Interventional cardiology

Man’s chest catches fire during heart surgery


An Australian man’s chest has caught fire during emergency heart surgery after a dry surgical pack ignited in a high oxygen environment, researchers report.

The 60 year old man with a history of COPD was undergoing surgery for a tear in the inner wall of the aorta when doctors had to suddenly increase the flow of oxygen in his anaesthetic to 100%.

Soon after, a spark from the electrocautery device ignited a dry surgical pack. The fire was immediately extinguished without any injury to the patient. The rest of the operation proceeded uneventfully and the repair was a success.

Dr Ruth Shaylor and colleagues from Melbourne’s Austin Health, where the incident took place, warn that the case highlights the potential dangers of dry surgical packs in the oxygen-enrich environment of the operating theatre where electrocautery devices are used.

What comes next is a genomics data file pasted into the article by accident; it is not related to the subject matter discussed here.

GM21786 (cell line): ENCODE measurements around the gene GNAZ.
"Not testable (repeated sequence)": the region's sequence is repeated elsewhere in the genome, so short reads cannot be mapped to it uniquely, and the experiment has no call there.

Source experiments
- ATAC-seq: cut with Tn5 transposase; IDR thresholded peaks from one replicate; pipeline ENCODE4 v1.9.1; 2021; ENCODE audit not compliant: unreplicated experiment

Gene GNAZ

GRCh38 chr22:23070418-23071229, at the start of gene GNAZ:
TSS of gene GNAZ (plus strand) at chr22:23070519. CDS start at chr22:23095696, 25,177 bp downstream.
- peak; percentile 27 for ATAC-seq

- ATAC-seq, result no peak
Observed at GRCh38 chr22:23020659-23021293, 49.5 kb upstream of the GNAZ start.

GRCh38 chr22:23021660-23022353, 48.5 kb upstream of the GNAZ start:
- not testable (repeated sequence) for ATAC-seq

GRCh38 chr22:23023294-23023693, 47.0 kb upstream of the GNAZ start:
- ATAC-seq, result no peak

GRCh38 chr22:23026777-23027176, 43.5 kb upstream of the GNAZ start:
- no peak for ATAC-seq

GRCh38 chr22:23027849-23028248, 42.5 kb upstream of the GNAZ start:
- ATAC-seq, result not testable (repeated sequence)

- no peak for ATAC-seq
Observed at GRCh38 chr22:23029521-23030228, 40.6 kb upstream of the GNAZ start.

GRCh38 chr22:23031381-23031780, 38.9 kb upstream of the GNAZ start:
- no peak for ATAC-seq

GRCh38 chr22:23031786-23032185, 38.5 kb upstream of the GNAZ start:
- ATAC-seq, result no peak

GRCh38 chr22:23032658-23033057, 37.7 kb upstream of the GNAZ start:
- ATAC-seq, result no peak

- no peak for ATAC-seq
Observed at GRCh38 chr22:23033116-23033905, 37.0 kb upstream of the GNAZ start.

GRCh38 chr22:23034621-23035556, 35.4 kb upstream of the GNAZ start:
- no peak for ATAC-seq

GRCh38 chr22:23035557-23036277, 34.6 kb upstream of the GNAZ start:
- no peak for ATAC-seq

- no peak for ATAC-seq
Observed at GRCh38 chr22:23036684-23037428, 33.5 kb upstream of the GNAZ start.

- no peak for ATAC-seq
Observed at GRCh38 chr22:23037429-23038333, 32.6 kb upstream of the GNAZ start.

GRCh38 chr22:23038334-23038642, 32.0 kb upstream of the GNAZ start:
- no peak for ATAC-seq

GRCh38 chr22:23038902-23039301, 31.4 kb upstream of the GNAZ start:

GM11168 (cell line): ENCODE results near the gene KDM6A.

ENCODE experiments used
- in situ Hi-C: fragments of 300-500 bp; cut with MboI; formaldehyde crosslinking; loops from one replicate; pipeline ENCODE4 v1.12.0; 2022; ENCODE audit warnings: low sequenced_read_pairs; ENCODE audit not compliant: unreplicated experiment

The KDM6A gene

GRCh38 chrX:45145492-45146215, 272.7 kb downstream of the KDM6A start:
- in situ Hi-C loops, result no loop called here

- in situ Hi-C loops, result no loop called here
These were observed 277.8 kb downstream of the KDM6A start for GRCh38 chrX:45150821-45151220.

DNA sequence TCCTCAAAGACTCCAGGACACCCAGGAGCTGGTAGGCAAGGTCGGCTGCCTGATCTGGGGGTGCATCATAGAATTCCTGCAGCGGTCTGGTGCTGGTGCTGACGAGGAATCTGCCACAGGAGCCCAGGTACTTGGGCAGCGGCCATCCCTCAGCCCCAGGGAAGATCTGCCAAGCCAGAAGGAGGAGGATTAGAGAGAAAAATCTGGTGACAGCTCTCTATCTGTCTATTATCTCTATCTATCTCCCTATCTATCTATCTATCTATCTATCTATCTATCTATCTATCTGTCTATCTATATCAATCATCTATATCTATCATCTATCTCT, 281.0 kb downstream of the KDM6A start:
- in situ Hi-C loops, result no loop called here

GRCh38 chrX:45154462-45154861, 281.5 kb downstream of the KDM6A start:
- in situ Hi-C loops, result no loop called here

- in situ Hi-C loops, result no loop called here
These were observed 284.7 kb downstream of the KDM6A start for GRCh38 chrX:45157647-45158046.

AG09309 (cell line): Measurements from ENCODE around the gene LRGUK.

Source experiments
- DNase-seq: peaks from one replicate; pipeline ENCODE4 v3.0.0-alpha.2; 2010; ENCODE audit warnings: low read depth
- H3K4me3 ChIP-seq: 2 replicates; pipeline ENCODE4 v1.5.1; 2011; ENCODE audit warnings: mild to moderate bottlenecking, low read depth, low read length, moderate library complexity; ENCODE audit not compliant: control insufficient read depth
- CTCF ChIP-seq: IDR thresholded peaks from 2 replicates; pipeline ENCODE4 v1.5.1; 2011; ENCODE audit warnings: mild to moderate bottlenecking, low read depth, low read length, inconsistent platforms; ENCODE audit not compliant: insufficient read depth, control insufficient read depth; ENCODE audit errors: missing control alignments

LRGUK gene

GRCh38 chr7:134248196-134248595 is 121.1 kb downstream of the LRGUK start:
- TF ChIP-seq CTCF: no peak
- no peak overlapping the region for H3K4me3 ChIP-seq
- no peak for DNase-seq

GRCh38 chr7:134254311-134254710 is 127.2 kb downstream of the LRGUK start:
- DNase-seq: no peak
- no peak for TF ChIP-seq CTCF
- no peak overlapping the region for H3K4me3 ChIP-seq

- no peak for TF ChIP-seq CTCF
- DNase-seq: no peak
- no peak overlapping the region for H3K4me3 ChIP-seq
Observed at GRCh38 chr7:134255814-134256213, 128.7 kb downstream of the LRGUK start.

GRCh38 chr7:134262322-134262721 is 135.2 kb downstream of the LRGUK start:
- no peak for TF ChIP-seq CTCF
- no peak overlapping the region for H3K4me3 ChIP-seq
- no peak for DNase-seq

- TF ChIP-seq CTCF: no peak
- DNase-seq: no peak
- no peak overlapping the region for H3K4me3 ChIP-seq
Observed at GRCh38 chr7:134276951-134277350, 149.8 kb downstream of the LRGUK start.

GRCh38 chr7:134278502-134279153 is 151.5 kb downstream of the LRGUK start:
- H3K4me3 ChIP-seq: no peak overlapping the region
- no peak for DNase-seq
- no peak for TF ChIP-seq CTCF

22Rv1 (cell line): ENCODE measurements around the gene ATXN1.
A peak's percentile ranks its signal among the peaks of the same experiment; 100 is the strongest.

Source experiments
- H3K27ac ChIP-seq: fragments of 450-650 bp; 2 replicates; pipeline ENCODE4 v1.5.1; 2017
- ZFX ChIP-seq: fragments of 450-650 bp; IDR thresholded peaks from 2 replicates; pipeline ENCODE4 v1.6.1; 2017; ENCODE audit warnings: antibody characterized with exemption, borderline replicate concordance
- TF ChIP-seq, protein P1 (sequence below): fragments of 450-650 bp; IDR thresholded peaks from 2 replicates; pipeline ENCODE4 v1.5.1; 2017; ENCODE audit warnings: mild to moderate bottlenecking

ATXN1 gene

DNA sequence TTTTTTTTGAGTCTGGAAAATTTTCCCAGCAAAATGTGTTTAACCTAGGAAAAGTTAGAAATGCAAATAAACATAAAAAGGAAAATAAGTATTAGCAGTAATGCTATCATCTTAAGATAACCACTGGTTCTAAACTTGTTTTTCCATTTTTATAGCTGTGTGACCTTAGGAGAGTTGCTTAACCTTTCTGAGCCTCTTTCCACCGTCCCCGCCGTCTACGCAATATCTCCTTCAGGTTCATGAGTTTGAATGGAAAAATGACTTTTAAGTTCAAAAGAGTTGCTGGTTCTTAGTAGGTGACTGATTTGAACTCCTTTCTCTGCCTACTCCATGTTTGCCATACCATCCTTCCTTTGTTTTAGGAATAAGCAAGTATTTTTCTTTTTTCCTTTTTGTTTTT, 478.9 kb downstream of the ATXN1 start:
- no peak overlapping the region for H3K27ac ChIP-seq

“While there are only a few documented cases of chest cavity fires-three involving thoracic surgery and three involving coronary bypass grafting-all have involved the presence of dry surgical packs, electrocautery, increased inspired oxygen concentrations, and patients with COPD or pre-existing lung disease”, explains Dr Shaylor.

“This case highlights the continued need for fire training and prevention strategies and quick intervention to prevent injury whenever electrocautery is used in oxygen-enriched environments. In particular surgeons and anaesthetists need to be aware that fires can occur in the chest cavity if a lung is damaged or there is an air leak for any reason, and that patients with COPD are at increased risk.”

The researchers were presenting their case at the Euroanaesthesia conference in Vienna.

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